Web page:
Recently, Chinese tech company Huawei moved for summary judgment in its lawsuit against the United States. By doing so, Huawei argues there is no genuine dispute as to any material fact and it is entitled to judgment as a matter of law on its claim concerning the constitutionality of section 889 of the 2019 National Defense Authorization Act.
Huawei – which operates its American headquarters in Plano, Texas – alleges that a military spending provision preventing government agencies from using the company’s telecom equipment is unconstitutional. By moving for summary judgment, Huawei seeks to accelerate the lawsuit it filed against the U.S. government earlier this year.
In March 2019, Huawei filed a lawsuit against the U.S. alleging that sections of the 2019 National Defense Authorization Act (“NDAA”) single out technology made by Huawei as “covered telecommunications equipment or services,” thus restricting their use by government agencies and contractors.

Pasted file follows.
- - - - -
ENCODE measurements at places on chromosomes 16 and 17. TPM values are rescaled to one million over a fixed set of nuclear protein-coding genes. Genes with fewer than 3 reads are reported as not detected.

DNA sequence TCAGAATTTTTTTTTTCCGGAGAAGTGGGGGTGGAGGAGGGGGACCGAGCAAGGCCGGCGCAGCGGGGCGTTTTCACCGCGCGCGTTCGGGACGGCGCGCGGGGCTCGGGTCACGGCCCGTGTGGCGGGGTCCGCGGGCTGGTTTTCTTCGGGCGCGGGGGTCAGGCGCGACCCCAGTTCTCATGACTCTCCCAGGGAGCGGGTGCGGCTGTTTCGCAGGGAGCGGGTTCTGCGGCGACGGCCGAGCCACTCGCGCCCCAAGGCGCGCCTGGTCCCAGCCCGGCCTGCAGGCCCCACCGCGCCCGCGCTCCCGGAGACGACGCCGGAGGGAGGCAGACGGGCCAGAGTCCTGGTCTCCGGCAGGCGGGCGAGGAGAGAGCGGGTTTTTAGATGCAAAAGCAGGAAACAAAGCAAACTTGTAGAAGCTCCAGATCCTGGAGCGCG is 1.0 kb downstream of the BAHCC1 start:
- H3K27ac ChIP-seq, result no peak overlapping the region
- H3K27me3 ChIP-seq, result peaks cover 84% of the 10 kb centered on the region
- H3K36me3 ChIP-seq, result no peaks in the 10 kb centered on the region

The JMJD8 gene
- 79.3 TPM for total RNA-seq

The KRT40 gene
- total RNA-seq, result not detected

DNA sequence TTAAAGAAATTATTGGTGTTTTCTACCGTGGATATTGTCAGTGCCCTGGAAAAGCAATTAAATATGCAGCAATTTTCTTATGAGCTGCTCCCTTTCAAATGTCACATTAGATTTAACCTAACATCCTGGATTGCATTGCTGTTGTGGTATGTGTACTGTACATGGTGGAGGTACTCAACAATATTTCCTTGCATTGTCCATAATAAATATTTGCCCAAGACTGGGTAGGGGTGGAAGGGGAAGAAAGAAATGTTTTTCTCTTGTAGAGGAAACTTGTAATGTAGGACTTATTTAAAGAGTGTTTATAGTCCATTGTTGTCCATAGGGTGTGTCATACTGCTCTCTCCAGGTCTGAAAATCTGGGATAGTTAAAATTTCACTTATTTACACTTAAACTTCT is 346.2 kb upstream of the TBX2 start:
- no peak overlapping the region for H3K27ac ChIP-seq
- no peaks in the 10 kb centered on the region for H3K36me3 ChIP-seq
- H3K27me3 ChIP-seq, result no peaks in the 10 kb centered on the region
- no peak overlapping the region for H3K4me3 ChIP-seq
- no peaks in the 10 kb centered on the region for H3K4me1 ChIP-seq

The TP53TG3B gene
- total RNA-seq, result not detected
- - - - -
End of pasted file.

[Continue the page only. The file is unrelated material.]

Specifically, the company takes issue with the fact that §889 of the 2019 NDAA calls out Huawei Technologies by name as a restricted provider of telecommunications equipment. By selectively targeting Huawei, the company argues, §889 is an unconstitutional bill of attainder.
When Huawei announced the lawsuit, the company’s rotating chairman Guo Ping said, “The U.S. Congress has repeatedly failed to produce any evidence to support its restrictions on Huawei products.”
U.S. Commerce Department temporarily eases restrictions
Earlier this month, the U.S. government temporarily authorized Huawei to purchase American-made equipment to maintain its existing telecommunications networks across the country. According to U.S. Secretary of Commerce Wilbur Ross, the 90-day window is intended to give providers in the U.S. who rely on equipment from Huawei time to find replacements.
In our next post, we will take a closer look at Huawei’s motion for summary judgement and what it might mean for the case going forward.
John S. McCain National Defense Authorization Act for Fiscal Year 2019 §889(f)(3)(a).
U.S. Const. art. I, §9, cl. 3 “No Bill of Attainder or ex post facto Law shall be passed.” A bill of attainder is generally understood as a legislative act that singles out an individual or group for punishment without a trial.